Almost 10 years and three kiddos later, I’ve played referee, negotiator, councillor, teacher and guide for my children when they argue with each other or their peers.

Imagine this, there’s been an argument or disagreement between two or more kids (this also works for adult relationships as well!), everyone is angry and sad. Everyone is blaming and no one is listening to each other.

I start by bringing the kids together saying, “No one is in trouble. We have a problem here that we all need to find a solution to, that’s all“. That’s an important intro! Immediately the tension diffuses and the kids are calmer, making them more receptive.

Then I follow these 4 steps, adapted from the teachings of Nonviolent Communication:

(1.) Each kid gets to explain their “feelings”, uninterrupted

Make sure you explain beforehand that when one person is talking, there’s no interrupting them. Then ask them to speak about their feelings vs. going into the details of what happened, which can turn into a slippery slope that tends to lead to blame and finger pointing. Rather, have them start their sentence with, “I feel that…” or “When you do that, it makes me feel this“. Stick with the feelings, not the details of the event!

After the first kid expresses their emotions, move to the next child, offering them an uninterrupted, safe place to explain their feelings. Younger kiddos may need help identifying their feelings so you could offer to help them to find the right words! What magic that will be for them as they get older, right?

(2.) Each kid acknowledges the other’s persons’ words out loud and in detail

This part is important. This ensures active listening is happening, that each child truly hears what the other one said. Often you get them repeating the words of the other child, which means they had to actively listen to get those details. YES! Immediately each child feels that their words and feelings are validated and accepted after the acknowledgment.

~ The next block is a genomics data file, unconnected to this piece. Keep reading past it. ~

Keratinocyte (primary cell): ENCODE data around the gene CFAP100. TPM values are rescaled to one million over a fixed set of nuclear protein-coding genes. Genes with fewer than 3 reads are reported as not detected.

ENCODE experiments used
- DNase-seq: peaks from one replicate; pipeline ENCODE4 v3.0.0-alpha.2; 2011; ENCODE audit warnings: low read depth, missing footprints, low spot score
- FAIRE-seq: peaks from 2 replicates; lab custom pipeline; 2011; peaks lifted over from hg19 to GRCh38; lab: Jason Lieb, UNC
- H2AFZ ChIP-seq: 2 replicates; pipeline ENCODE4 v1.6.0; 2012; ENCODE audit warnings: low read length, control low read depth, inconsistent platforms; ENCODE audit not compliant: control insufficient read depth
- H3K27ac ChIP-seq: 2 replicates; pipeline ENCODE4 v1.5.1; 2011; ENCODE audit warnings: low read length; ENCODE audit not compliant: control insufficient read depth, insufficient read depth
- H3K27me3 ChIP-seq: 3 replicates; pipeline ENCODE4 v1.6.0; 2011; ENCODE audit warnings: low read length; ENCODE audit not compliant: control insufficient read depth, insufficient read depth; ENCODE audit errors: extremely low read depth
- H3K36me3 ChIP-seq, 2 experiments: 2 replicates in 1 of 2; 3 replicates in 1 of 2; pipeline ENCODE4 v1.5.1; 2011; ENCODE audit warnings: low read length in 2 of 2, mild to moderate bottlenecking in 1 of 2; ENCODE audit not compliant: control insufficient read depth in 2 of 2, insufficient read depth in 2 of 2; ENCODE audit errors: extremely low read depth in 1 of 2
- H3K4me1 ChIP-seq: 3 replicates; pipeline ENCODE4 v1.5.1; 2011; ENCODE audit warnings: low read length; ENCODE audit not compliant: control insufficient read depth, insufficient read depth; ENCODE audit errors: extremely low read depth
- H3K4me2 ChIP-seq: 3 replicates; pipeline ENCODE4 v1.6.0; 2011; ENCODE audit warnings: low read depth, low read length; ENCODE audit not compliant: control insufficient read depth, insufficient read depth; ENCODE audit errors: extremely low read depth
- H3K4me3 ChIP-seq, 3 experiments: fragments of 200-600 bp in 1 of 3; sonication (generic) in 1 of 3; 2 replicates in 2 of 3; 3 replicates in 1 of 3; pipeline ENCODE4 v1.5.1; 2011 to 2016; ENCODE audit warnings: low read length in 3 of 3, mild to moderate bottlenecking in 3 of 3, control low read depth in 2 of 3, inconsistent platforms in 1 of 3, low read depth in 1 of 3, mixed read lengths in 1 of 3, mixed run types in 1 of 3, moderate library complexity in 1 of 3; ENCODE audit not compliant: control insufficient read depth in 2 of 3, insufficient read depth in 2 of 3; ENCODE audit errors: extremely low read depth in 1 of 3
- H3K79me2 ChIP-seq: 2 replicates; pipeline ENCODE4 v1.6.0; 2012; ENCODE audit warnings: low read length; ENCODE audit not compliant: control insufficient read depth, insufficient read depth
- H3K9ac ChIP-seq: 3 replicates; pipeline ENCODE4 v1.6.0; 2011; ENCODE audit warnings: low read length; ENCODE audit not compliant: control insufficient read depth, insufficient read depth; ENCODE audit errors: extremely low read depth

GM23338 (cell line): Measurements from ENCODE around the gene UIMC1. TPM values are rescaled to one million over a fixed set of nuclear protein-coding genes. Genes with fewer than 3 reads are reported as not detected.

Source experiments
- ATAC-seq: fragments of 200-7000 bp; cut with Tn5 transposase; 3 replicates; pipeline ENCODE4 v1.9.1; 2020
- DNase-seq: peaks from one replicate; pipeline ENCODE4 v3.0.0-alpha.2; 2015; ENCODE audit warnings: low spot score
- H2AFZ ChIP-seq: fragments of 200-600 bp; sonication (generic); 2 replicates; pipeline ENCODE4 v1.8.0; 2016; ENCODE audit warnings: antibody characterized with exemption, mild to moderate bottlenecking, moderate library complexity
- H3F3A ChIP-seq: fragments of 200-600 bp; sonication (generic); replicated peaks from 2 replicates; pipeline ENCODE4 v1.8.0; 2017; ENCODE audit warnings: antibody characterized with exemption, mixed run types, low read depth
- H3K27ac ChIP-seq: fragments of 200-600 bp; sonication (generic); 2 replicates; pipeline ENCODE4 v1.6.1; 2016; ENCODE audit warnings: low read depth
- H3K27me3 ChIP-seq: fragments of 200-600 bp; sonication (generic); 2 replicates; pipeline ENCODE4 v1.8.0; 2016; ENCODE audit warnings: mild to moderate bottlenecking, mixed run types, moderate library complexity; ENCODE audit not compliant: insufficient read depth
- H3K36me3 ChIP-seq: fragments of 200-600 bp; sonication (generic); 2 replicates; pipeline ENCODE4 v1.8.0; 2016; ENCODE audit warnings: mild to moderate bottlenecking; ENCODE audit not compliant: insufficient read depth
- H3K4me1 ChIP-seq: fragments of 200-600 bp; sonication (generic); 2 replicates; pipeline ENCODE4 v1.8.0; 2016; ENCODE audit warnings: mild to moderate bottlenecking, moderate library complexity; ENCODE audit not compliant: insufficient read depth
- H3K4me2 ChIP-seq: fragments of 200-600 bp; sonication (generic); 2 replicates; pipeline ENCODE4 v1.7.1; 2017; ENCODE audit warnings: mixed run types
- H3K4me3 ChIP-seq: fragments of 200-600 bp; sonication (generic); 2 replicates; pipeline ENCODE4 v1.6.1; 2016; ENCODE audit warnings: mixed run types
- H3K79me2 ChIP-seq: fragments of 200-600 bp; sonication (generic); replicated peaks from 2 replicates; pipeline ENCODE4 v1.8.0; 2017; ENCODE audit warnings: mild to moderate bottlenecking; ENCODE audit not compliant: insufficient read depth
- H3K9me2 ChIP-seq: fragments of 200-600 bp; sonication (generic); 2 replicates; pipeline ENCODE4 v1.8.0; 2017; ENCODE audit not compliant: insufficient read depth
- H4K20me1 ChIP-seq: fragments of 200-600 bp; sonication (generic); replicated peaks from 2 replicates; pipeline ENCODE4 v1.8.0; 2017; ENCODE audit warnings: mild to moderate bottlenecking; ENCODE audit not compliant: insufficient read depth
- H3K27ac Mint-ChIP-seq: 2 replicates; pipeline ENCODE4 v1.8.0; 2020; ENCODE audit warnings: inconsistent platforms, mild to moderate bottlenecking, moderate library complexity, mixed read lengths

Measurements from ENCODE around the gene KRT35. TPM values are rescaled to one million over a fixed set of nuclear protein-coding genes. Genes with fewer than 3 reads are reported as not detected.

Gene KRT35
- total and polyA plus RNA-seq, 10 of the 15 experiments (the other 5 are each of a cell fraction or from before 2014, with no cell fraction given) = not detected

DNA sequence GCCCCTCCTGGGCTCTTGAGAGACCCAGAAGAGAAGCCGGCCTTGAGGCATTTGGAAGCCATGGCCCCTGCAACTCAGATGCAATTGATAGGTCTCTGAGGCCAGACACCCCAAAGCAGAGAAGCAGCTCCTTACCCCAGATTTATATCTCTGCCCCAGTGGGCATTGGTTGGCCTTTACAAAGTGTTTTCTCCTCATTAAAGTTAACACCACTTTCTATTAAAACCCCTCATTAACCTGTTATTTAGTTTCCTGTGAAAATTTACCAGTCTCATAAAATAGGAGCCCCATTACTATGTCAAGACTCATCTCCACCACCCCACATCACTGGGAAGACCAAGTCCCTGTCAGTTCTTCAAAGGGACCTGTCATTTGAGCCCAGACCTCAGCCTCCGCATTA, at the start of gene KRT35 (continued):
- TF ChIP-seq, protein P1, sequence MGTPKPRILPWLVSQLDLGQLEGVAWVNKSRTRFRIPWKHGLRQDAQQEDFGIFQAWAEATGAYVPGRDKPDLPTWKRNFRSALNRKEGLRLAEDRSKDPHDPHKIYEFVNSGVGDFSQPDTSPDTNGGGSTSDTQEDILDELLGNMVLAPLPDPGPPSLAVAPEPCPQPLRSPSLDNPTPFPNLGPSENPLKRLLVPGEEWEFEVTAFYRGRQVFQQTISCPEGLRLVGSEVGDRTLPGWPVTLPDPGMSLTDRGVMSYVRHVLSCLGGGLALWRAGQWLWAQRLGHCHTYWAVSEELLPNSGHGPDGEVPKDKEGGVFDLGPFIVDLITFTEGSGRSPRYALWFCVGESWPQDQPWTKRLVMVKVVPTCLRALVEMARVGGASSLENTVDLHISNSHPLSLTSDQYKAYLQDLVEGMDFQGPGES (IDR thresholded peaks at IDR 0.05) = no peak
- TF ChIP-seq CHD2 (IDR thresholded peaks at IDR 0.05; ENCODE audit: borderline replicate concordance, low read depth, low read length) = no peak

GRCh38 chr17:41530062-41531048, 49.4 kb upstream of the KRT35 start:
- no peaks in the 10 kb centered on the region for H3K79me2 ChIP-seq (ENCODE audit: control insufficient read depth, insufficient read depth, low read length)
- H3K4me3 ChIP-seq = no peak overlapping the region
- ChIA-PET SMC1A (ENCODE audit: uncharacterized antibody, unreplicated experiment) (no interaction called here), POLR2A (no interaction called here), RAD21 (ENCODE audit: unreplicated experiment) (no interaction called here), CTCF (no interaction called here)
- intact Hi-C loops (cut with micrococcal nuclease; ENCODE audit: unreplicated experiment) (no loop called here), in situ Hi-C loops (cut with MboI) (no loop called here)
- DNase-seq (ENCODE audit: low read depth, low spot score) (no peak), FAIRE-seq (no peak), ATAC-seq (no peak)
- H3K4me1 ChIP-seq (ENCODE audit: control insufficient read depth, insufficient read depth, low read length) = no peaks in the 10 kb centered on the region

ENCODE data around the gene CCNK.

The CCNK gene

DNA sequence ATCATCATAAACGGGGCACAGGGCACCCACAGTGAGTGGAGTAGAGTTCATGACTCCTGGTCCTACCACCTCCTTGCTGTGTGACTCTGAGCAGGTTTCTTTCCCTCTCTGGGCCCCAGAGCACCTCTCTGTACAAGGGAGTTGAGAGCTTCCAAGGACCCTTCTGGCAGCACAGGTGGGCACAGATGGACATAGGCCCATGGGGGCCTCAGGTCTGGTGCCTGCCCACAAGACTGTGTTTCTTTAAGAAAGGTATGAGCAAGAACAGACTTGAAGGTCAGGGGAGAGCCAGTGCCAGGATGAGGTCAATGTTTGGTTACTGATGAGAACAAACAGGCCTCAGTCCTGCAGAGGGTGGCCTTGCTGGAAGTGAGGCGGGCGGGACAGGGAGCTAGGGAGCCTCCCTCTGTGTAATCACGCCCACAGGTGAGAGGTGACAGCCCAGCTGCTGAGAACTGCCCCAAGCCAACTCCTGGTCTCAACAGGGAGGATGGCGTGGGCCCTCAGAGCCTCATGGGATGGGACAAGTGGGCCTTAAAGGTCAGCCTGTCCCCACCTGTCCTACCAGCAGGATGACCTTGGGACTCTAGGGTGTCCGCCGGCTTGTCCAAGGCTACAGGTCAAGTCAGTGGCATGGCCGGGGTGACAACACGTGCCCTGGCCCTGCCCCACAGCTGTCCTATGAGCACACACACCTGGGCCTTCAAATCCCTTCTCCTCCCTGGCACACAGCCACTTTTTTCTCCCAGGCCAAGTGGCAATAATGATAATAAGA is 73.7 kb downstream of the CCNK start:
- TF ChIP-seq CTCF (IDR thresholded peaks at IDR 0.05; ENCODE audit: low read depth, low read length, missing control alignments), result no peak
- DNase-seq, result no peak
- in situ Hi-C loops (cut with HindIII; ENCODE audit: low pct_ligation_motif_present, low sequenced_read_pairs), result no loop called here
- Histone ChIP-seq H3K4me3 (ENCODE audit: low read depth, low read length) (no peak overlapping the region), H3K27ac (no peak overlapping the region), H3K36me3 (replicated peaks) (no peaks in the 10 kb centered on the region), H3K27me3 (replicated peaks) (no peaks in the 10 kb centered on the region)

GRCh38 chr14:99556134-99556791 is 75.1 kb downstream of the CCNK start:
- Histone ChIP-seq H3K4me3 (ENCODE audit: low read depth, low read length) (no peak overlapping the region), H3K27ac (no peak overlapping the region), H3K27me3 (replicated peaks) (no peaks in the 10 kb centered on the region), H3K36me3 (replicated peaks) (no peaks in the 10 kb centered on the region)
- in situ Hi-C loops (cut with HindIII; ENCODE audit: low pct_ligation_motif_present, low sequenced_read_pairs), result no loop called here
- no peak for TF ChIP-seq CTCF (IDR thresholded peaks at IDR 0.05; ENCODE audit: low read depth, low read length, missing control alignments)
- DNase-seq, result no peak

It might go something like this, “I understand that she doesn’t like it when I push her down the slide because it makes her feel scared“.

(3.) Each kid offers a solution for their part, expressing what they could do better next time

Owning your part vs. playing the blame game is VERY hard to do, even for adults. This is why this step is so crucial. It’s so easy to fall into the portal of blame, shame and finger pointing. But in the end, who cares which kid did the worse thing. Because if it wasn’t your kid this time that did the offensive behaviour, it will be one day! Trust me!

The focus shouldn’t be on what was worse, rather how can we find a solution so this event doesn’t happen again. YES!!! Let the child be creative with their solution without rushing or aiding them. Allowing the child to come up with their own solution will help ensure its success next time. And remember, the solution is focussed on the child correcting their own behaviour.

Some great solutions I’ve heard from kids are, “I could have used my words to ask why he was taking my stick instead of kicking him” or “I could take a breath first before just yelling at her to move out of the way” or “I could have tried to find an adult to help me instead of fighting with them“.

(4.) Each kid asks if there’s anything else that can be done to “make it right”. THIS CLOSES IT!!!

It drove me bananas when I would get my wrong-doing child to, “say sorry”. It was never heartfelt or authentic. They were just saying the words. They knew it, I knew it, but society tells us parents that we have to do something here, right? Yes, but it doesn’t HAVE to be by apology only.

I like to use the words, “Honey, you need to make it right“. It doesn’t have to be elaborate. This could involve making a card, offering a hug, giving a high-five or perhaps it is an apology, but the child chooses how to make it right, that’s important.

Lastly, you ask each child if there is anything else that they need from the other kid to feel better. I love this “close” to the situation. It ensures that the situation doesn’t get brought up again at a later date. This prevents fights from getting muddled by past events being brought into it! YES? Adults should really do this more, eh? Once confirmed that they don’t need anything else, then it’s closed and (hopefully) everyone walks away feeling empowered and content again.

Not all conflict resolution will go this perfectly, especially if it’s among peers you don’t know, like at a playground. That said, each time we do these four steps, your child will be able to pass through them more quickly.

As we know, life is full of challenges, difficult people and plain ol’ bad days! Instead of avoiding it, let your kids move through it. Empower them with these tools for communicating and watch them grow into amazing humans!

Lots of love,